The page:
US20070287304A1 (en) * 1999-08-17 2007-12-13 Formfactor, Inc. Electrical Contactor, Espcecially Wafer Level Contactor, Using Fluid Pressure
US7195503B2 (en) 1999-08-17 2007-03-27 Formfactor, Inc. Electrical contactor, especially wafer level contactor, using fluid pressure
US7455540B2 (en) 1999-08-17 2008-11-25 Formfactor, Inc. Electrical contactor, especially wafer level contactor, using fluid pressure
US6468098B1 (en) 1999-08-17 2002-10-22 Formfactor, Inc. Electrical contactor especially wafer level contactor using fluid pressure
US20090072848A1 (en) * 1999-08-17 2009-03-19 Formfactor, Inc. Electrical Contactor, Especially Wafer Level Contactor, Using Fluid Pressure
US20100297863A1 (en) * 1999-08-17 2010-11-25 Formfactor, Inc. Electrical contactor, especially wafer level contactor, using fluid pressure
US7722371B2 (en) 1999-08-17 2010-05-25 Formfactor, Inc. Electrical contactor, especially wafer level contactor, using fluid pressure
US7967621B2 (en) 1999-08-17 2011-06-28 Formfactor, Inc. Electrical contactor, especially wafer level contactor, using fluid pressure
US8427183B2 (en) 2000-03-17 2013-04-23 Formfactor, Inc. Probe card assembly having an actuator for bending the probe substrate
US20100263432A1 (en) * 2000-03-17 2010-10-21 Formfactor, Inc. Methods for planarizing a semiconductor contactor
US7737709B2 (en) 2000-03-17 2010-06-15 Formfactor, Inc. Methods for planarizing a semiconductor contactor
US20110193583A1 (en) * 2000-03-17 2011-08-11 Formfactor, Inc. Methods for planarizing a semiconductor contactor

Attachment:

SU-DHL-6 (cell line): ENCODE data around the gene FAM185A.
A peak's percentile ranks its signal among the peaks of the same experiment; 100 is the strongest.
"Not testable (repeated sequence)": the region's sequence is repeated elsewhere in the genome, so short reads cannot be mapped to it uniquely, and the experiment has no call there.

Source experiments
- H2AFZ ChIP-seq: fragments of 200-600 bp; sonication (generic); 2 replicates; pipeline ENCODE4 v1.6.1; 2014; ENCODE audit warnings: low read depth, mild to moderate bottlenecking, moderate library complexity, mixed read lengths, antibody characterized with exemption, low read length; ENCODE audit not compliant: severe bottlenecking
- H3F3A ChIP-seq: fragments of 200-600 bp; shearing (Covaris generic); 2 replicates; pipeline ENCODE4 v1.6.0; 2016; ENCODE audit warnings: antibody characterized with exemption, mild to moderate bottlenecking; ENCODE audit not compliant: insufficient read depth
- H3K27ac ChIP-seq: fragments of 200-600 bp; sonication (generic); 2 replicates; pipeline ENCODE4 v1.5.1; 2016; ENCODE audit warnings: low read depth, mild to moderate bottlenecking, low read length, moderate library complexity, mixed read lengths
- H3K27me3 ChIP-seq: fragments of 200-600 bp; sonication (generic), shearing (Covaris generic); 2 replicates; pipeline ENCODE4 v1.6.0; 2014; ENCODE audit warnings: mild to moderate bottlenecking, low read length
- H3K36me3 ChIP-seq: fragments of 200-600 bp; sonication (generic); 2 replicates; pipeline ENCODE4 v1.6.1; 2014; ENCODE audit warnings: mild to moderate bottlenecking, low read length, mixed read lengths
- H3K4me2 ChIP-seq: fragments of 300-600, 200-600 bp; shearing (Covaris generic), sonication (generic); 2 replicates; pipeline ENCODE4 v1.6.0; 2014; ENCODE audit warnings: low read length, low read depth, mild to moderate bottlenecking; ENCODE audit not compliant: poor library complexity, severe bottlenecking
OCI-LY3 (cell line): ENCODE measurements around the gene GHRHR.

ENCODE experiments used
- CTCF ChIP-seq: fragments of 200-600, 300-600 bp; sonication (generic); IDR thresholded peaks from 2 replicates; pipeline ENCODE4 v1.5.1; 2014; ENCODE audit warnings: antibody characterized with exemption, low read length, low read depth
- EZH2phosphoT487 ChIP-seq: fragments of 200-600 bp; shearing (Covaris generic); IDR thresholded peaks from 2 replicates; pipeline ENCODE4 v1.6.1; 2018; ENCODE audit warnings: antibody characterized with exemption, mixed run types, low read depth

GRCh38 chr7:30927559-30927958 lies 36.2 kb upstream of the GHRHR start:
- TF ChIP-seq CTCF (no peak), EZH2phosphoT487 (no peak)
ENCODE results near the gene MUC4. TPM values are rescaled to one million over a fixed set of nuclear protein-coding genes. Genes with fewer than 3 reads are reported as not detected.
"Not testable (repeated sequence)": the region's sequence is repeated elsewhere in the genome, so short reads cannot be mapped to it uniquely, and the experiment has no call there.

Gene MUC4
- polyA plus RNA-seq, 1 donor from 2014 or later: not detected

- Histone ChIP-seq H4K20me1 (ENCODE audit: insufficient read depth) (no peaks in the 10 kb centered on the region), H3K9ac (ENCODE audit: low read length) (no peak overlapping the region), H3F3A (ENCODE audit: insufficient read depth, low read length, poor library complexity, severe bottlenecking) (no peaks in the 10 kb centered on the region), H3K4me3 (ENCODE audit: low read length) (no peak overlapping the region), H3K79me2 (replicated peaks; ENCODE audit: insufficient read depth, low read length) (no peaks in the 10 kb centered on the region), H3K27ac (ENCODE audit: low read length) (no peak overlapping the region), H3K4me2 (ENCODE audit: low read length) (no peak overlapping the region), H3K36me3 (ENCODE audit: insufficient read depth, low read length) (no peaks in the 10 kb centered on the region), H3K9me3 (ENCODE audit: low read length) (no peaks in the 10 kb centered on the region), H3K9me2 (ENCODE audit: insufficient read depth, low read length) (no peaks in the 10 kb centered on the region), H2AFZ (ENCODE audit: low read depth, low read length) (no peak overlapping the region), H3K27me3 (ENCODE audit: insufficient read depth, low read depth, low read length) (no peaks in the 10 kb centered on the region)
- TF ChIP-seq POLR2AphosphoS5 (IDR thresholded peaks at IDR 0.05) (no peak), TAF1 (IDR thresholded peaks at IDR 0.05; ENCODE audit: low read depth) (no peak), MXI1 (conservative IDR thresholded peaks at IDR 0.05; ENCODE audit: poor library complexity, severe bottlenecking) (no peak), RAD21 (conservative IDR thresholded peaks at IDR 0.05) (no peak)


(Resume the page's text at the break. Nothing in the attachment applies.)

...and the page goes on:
US20080048688A1 (en) * 2000-03-17 2008-02-28 Formfactor, Inc. Methods for planarizing a semiconductor contactor
US6586921B1 (en) 2000-05-12 2003-07-01 Logicvision, Inc. Method and circuit for testing DC parameters of circuit input and output nodes
US20020193960A1 (en) * 2000-10-13 2002-12-19 Infineon Technologies Ag Method for operating a TAP controller and corresponding TAP controller
WO2002031521A1 (en) * 2000-10-13 2002-04-18 Infineon Technologies Ag Method for operating a tap controller and corresponding tap controller
US6857091B2 (en) 2000-10-13 2005-02-15 Infineon Technologies Ag Method for operating a TAP controller and corresponding TAP controller
US7649368B2 (en) 2001-03-16 2010-01-19 Formfactor, Inc. Wafer level interposer
US7396236B2 (en) 2001-03-16 2008-07-08 Formfactor, Inc. Wafer level interposer
US20020132501A1 (en) * 2001-03-16 2002-09-19 Eldridge Benjamin N. Wafer level interposer
US20050140381A1 (en) * 2001-04-10 2005-06-30 Formfactor, Inc. Probe card with coplanar daughter card
US6856150B2 (en) * 2001-04-10 2005-02-15 Formfactor, Inc. Probe card with coplanar daughter card
US7116119B2 (en) * 2001-04-10 2006-10-03 Formfactor, Inc. Probe card with coplanar daughter card
US20020145437A1 (en) * 2001-04-10 2002-10-10 Formfactor, Inc. Probe card with coplanar daughter card
US20030128041A1 (en) * 2001-06-25 2003-07-10 Byrd Phillip E. Apparatus to prevent damage to probe card